[Beowulf] partitioning L3 by page coloring
raysonlogin at gmail.com
Mon Apr 8 12:28:27 PDT 2013
I don't think it can be done if you are not changing the kernel page
allocator. Physical/virtual page mapping is all done by the kernel -
in the end, page faults are transparent in the userspace.
Even the traditional page coloring needs help from the kernel. There's
the "Compiler-directed page coloring for multiprocessors" work done by
Todd C. Mowry (another U of Toronto prof), but I don't recall seeing
any pure userspace page coloring techniques - and I would imagine it
is not entirely possible as the userspace doesn't know the physical
Open Grid Scheduler - The Official Open Source Grid Engine
On Mon, Apr 8, 2013 at 12:31 PM, Max R. Dechantsreiter
<max at performancejones.com> wrote:
> ...In the paper you cited, I found the authors modified the
> Linux kernel page allocator: that approach seems far beyond
> what would be practical, or available to, a user not very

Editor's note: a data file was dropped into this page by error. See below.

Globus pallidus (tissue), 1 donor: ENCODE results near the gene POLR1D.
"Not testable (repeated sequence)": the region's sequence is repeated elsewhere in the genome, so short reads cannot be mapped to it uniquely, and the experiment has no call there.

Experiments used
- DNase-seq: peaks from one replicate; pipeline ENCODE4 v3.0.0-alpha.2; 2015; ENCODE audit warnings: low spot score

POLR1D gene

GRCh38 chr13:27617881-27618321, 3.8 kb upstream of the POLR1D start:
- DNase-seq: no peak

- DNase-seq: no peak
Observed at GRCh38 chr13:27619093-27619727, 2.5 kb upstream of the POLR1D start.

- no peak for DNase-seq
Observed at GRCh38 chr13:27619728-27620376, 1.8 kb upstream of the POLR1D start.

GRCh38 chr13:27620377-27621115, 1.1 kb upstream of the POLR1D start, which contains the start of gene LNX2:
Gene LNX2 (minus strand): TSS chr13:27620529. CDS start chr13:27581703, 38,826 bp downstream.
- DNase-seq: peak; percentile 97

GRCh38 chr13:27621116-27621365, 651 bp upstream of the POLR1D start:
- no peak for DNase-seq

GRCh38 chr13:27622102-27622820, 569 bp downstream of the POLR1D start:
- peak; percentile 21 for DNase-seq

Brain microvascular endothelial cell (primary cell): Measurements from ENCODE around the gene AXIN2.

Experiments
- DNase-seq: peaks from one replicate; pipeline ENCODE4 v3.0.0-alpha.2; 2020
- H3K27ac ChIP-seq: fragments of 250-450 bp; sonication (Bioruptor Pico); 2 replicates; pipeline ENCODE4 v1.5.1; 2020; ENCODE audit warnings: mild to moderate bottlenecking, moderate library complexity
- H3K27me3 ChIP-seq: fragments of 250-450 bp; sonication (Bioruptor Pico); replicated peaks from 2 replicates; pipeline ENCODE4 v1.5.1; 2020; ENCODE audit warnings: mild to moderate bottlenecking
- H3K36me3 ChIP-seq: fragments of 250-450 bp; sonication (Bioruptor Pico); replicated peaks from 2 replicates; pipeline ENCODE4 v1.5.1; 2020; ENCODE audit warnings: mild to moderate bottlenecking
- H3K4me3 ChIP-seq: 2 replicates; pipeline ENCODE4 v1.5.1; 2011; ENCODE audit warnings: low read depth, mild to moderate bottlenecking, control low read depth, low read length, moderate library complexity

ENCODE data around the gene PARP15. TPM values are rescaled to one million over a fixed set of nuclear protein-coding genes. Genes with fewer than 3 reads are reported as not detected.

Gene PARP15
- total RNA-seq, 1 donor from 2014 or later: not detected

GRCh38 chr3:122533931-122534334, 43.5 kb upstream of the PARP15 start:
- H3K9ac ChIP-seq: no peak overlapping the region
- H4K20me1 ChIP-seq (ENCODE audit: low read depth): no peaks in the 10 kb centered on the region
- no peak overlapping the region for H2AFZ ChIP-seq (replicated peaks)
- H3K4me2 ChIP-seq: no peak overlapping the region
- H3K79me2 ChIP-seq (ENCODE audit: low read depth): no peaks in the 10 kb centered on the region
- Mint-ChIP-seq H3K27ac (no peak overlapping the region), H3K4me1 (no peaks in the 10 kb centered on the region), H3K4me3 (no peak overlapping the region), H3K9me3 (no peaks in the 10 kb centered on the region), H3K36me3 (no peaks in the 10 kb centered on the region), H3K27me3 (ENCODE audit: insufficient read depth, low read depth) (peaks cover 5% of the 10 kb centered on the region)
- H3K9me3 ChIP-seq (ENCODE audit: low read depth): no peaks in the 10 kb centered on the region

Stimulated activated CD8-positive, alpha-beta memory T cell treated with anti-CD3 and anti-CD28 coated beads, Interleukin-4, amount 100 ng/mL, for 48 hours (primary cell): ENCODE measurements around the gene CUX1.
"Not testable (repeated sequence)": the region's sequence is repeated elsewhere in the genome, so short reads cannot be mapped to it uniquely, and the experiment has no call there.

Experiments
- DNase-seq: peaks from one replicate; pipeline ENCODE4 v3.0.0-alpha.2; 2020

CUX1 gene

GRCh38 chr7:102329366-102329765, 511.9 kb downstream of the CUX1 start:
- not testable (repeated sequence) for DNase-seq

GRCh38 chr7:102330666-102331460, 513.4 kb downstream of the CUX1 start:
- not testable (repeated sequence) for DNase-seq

> sophisticated regarding kernel issues. (Also, this must be
> hard to get correct!)
> I am not looking for the absolute best solution, if such
> exists; just a "quick and dirty" scheme I could use to test
> for benefit.
> On Mon, 8 Apr 2013, Rayson Ho wrote:
>> That technique was used in some of my U of Toronto friends' PhD thesis
>> research & projects:
>> "Managing Shared L2 Caches on Multicore Systems in Software"
>> "Reducing the Harmful Effects of Last-Level Cache Polluters with an
>> OS-Level, Software-Only Pollute Buffer"
>> IIRC, all those techniques are OS only, with no changes to the CPU MMU
>> or cache mapping logic.
>> Open Grid Scheduler - The Official Open Source Grid Engine
>> On Sat, Apr 6, 2013 at 1:54 PM, Max R. Dechantsreiter
>> <max at performancejones.com> wrote:
>>> Would anyone with successful experience using this technique be willing
>>> to share details, and warn of pitfalls?
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